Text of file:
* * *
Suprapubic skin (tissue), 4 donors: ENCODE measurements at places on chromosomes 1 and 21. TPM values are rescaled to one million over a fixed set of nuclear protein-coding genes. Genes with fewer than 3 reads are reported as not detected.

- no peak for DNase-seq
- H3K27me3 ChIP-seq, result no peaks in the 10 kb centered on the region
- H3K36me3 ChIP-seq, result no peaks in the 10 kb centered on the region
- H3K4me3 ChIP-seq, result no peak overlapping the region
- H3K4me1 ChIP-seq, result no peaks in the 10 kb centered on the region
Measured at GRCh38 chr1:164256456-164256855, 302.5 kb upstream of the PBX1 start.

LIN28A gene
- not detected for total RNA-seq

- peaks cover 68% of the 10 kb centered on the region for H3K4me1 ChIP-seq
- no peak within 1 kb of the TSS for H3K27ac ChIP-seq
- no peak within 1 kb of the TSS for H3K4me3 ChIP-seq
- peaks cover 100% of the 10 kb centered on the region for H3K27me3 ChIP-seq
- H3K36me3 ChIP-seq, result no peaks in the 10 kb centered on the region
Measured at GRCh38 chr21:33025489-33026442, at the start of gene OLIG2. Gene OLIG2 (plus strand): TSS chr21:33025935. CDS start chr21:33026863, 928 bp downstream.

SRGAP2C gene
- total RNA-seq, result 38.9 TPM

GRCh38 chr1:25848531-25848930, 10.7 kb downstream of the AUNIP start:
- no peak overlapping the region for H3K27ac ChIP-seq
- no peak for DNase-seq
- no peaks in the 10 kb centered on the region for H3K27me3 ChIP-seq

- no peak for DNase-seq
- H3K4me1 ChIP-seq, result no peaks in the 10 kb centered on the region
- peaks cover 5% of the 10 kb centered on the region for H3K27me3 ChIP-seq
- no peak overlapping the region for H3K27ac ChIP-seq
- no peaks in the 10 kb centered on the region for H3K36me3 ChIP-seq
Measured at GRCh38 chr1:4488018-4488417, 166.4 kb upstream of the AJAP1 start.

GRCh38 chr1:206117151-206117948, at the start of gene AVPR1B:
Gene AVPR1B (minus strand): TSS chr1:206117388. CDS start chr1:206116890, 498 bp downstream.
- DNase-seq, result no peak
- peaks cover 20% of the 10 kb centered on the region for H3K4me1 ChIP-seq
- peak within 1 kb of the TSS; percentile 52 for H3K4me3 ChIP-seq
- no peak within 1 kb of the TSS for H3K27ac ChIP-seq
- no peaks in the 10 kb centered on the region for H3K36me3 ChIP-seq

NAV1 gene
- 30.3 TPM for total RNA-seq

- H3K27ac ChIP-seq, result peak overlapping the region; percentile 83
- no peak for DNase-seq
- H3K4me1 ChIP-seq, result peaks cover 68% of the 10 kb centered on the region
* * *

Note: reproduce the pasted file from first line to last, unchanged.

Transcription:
Suprapubic skin (tissue), 4 donors: ENCODE measurements at places on chromosomes 1 and 21. TPM values are rescaled to one million over a fixed set of nuclear protein-coding genes. Genes with fewer than 3 reads are reported as not detected.

- no peak for DNase-seq
- H3K27me3 ChIP-seq, result no peaks in the 10 kb centered on the region
- H3K36me3 ChIP-seq, result no peaks in the 10 kb centered on the region
- H3K4me3 ChIP-seq, result no peak overlapping the region
- H3K4me1 ChIP-seq, result no peaks in the 10 kb centered on the region
Measured at GRCh38 chr1:164256456-164256855, 302.5 kb upstream of the PBX1 start.

LIN28A gene
- not detected for total RNA-seq

- peaks cover 68% of the 10 kb centered on the region for H3K4me1 ChIP-seq
- no peak within 1 kb of the TSS for H3K27ac ChIP-seq
- no peak within 1 kb of the TSS for H3K4me3 ChIP-seq
- peaks cover 100% of the 10 kb centered on the region for H3K27me3 ChIP-seq
- H3K36me3 ChIP-seq, result no peaks in the 10 kb centered on the region
Measured at GRCh38 chr21:33025489-33026442, at the start of gene OLIG2. Gene OLIG2 (plus strand): TSS chr21:33025935. CDS start chr21:33026863, 928 bp downstream.

SRGAP2C gene
- total RNA-seq, result 38.9 TPM

GRCh38 chr1:25848531-25848930, 10.7 kb downstream of the AUNIP start:
- no peak overlapping the region for H3K27ac ChIP-seq
- no peak for DNase-seq
- no peaks in the 10 kb centered on the region for H3K27me3 ChIP-seq

- no peak for DNase-seq
- H3K4me1 ChIP-seq, result no peaks in the 10 kb centered on the region
- peaks cover 5% of the 10 kb centered on the region for H3K27me3 ChIP-seq
- no peak overlapping the region for H3K27ac ChIP-seq
- no peaks in the 10 kb centered on the region for H3K36me3 ChIP-seq
Measured at GRCh38 chr1:4488018-4488417, 166.4 kb upstream of the AJAP1 start.

GRCh38 chr1:206117151-206117948, at the start of gene AVPR1B:
Gene AVPR1B (minus strand): TSS chr1:206117388. CDS start chr1:206116890, 498 bp downstream.
- DNase-seq, result no peak
- peaks cover 20% of the 10 kb centered on the region for H3K4me1 ChIP-seq
- peak within 1 kb of the TSS; percentile 52 for H3K4me3 ChIP-seq
- no peak within 1 kb of the TSS for H3K27ac ChIP-seq
- no peaks in the 10 kb centered on the region for H3K36me3 ChIP-seq

NAV1 gene
- 30.3 TPM for total RNA-seq

- H3K27ac ChIP-seq, result peak overlapping the region; percentile 83
- no peak for DNase-seq
- H3K4me1 ChIP-seq, result peaks cover 68% of the 10 kb centered on the region